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Mile High Comics Clears a Million by Selling Warehouse to Pot Business

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“Sometimes you just gotta know when to pull the trigger. I’m a happy camper today,” says Chuck Rozanski, owner of Denver’s Mile High Comics. He should be: He just made a million bucks, free and clear.

That's because he sold his company headquarters for the past 29 years, a 22,000-square-foot building at 2151 West 56th Avenue. The legalized pot industry’s insatiable demand for warehouse and industrially-zoned spaces in the metro area has sent property prices screaming skyward, and Rozanski got an offer too good to refuse.

“This has turned out to an auspicious turn of events,” he says, as he goes through boxes of comics. “It is just pure dumb luck that we find ourselves in an environment where valuations of commercial properties have gone through the roof.”

Rozanski waited until the market hit his magic number. “We sell the building, pay the transactional costs and the capital gains taxes, and still have a million dollars,” he says. “With that kind of return, I will go through the grease of moving all that stuff."

And he has just the spot to move it: his 65,000 square-foot Mile High Comics megastore at 4600 Jason Street. He bought that building when the Great Recession pushed prices down, hanging on to it even though it seemed far too large for his needs at the time.

Rozanski started Mile High Comics in his parents' basement in 1969, when he was thirteen years old. Six years later, he opened his first retail store in Boulder. In 1977, he purchased the renowned Edgar Church collection of vintage comics, using its sale to collectors to finance his growing Denver comics kingdom.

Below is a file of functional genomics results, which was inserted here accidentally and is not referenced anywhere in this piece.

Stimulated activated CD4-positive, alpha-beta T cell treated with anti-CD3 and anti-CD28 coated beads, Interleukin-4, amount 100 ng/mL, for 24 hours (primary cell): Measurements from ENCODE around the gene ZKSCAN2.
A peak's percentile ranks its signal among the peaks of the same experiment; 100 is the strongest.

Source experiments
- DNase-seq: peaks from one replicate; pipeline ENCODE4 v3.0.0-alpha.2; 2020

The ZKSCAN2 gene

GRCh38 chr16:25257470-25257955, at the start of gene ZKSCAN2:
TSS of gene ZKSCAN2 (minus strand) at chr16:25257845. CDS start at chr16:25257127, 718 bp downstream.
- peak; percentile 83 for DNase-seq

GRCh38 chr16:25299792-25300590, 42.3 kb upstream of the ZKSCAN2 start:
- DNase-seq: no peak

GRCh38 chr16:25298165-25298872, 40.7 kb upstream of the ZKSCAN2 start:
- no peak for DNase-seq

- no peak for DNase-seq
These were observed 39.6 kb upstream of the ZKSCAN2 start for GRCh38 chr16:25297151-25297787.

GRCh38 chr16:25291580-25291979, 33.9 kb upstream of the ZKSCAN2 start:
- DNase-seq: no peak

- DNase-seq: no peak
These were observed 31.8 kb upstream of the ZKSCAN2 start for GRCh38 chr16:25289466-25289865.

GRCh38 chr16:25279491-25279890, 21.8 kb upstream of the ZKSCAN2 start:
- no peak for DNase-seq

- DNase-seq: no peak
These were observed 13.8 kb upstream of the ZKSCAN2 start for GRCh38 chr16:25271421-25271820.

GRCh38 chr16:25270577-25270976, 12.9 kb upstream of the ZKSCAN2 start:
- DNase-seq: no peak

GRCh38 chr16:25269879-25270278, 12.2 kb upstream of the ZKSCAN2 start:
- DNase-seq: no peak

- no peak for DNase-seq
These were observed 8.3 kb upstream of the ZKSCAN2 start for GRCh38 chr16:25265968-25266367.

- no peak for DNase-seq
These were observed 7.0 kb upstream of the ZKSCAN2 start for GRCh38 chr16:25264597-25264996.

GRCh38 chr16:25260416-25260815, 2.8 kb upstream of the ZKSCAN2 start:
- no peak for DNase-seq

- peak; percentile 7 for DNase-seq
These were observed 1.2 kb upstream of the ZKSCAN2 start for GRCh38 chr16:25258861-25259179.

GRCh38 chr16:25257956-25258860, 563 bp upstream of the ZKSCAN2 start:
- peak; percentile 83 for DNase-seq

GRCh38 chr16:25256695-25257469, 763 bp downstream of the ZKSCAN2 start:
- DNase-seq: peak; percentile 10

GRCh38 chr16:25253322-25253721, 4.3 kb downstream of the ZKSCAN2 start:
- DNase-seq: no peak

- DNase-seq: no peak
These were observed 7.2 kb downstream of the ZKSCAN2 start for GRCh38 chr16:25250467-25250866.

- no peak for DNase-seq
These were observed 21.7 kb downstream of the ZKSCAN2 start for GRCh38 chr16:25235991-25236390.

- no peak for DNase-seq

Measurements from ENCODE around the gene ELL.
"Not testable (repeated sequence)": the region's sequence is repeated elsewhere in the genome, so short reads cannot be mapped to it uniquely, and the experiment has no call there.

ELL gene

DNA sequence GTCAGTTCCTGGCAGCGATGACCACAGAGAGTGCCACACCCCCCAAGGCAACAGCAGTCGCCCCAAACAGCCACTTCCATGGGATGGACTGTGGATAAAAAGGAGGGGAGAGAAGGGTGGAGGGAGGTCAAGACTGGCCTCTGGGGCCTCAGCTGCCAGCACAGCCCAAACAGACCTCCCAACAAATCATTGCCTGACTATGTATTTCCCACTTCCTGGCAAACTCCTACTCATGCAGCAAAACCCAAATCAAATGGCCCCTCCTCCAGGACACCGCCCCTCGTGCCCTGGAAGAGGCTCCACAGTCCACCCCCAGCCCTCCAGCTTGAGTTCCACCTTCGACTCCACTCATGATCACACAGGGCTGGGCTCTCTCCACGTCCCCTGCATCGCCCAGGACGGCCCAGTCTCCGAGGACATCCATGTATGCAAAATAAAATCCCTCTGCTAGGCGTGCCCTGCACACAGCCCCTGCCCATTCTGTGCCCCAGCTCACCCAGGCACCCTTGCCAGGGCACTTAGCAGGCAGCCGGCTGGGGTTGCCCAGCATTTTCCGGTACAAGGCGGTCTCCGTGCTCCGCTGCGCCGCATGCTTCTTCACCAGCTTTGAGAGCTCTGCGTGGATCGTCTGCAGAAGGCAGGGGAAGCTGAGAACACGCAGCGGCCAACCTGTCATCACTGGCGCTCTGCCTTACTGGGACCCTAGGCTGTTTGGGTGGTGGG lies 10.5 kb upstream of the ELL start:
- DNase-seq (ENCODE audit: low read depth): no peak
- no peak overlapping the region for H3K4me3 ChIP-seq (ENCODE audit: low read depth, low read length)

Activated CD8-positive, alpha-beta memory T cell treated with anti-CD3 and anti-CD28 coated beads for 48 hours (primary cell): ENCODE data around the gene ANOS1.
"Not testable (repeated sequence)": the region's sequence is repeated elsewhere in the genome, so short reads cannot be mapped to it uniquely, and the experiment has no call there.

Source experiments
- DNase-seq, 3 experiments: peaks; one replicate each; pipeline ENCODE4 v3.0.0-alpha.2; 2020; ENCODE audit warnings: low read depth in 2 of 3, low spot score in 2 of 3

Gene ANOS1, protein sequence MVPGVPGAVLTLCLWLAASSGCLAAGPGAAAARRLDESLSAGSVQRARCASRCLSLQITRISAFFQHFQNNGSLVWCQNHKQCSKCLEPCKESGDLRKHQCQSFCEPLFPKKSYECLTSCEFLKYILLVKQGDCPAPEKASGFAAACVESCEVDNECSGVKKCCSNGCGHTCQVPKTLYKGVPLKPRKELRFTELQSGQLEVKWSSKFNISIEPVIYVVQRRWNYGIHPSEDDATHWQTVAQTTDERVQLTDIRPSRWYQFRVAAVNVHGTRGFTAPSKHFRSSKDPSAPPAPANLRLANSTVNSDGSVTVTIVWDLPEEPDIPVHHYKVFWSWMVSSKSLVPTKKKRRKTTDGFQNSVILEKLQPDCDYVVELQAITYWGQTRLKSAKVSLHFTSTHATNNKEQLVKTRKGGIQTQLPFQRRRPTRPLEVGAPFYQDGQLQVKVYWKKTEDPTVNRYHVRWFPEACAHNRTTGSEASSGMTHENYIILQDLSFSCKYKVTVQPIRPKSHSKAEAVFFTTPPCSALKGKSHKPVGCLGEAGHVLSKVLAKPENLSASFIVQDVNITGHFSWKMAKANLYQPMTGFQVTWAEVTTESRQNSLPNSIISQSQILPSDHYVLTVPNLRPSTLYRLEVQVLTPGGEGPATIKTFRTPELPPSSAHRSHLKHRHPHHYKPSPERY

He estimates that there are more than 6 million pieces in the 56th Avenue warehouse alone. “In 1986, it took me 45 tractor-trailers to get everything I had in there,” he says. “I am estimating that it will take around 400 to get it out.”  Since he'll need to have everything moved by the end of March, Rozanski foresees steep discounts on some of his stock. He's planning to purge at least 50,000 items.

To accommodate the remainder, Rozanski is already making plans for Jason Street, today the biggest comic-book store on the planet, he says. The building has thirty-feet ceilings and costs $7,000 a month just to heat. “We can make vertical use of that space,” he says. “We are thinking about a mezzanine structure in there.”

Once the move and remodeling is done, Rozanski wants to get back to one of his favorite parts of the job – shopping. With his reloaded wallet, he'll resume his practice of traveling the country it like a big-game hunter, bagging more collections to augment his vast back-issue inventory.

“I go out for three or four weeks at a time,” he says, “dig around, and send back a tractor-trailer filled with comics.”

In the meantime, everyone at the Mile High is going through boxes, figuring out what will go where. “We sort stuff for a living,” says Rozanski. “That’s what we do, basically. We sort comics for people.”

For more information about Mile High Comics, please visit milehighcomics.com.

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